Safety

 

 

Electrical construction is dangerous work. Electrical contractors and workers must always adhere to safety best practices. Just what are those practices? The following articles, listed chronologically by date, document safety measures and practices that help ensure everyone gets home safely at the end of the work day. 

Nearly 30 million U.S. workers are exposed to hazardous noise every year. In fact, the Bureau of Labor Statistics reports that more than 125,000 workers have suffered significant or permanent hearing loss since 2004.

Fatal Four


You are probably thinking this is yet another lecture about electrical safety. While focusing each May on safety is important, we should care about it every day. Unfortunately, preventable injuries and fatalities often occur when people fail to practice electrical safety.


After years of success in improving lineworker safety, the electrical industry’s work isn’t finished yet. In the past decade, the job of lineworkers—still considered the industry’s riskiest work—has become dramatically safer.

How many times has an owner or a customer asked your company to work on energized equipment? How many times has an electrician chosen to not turn off a circuit because it was inconvenient?

More on Safety

 
Everyone on the Same Label
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Since the revised Hazard Communication Standard (HCS, or HazCom 2012) passed into law in March, many have discussed the modifications and impact on workers worldwide. One of the areas of major change involves the labeling of hazardous chemicals used at the work site.

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Mark of Safety
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From marking equipment and conductors at the factory to field-marking with signs where electrical hazards exist, there are hundreds, if not thousands, of marking requirements in the National Electrical Code (NEC).

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NFPA 70E 2012 Marks Full Year of Improving Safety and Adding Value
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As previously reported, the second annual NECA Safety Professionals Conference (NSPC) started with a big bang—a series of them, in fact. I am referring to the live arc flash demonstration at the Cooper Bussmann Paul P. Gubany Center for High Power Technology that opened the conference in St. Louis.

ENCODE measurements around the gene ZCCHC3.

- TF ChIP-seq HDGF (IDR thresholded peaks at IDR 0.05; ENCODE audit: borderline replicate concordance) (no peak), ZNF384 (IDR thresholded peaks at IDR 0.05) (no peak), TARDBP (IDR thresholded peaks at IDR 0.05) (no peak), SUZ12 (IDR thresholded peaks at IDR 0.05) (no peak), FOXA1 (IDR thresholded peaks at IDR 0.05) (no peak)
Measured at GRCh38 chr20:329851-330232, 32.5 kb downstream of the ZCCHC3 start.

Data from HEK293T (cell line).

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NEMA, UL Deliver Free Online Training Course for AFCIs
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According to the National Fire Protection Association (NFPA), an estimated 28,300 electrical residential building fires annually lead to 360 deaths and $995 million in direct property loss. Arc-fault circuit interrupters (AFCIs) can help curb these losses.

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Smithsonian Reaches Out for Help on Educational Electrical Video Production
by Staff |
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With the impending generational shift of workers in the electrical industry, it is becoming more important to get young people interested in electricity to replace the retiring ranks.

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Injury and Illness Prevention Programs
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The Occupational Safety and Health Administration (OSHA) prides itself in the fact that, since the enactment of the Occupational Safety and Health Act of 1970, job-related casualties and injuries have been reduced by more than 60 percent.

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Not Me! How Shocking!
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OUCH! I can’t believe I just did that. While trimming the hedge at home one afternoon, I moved the orange extension cord around one of the bushes. Simple enough—being a very safety conscious person, I wanted to ensure I did not accidently cut it.

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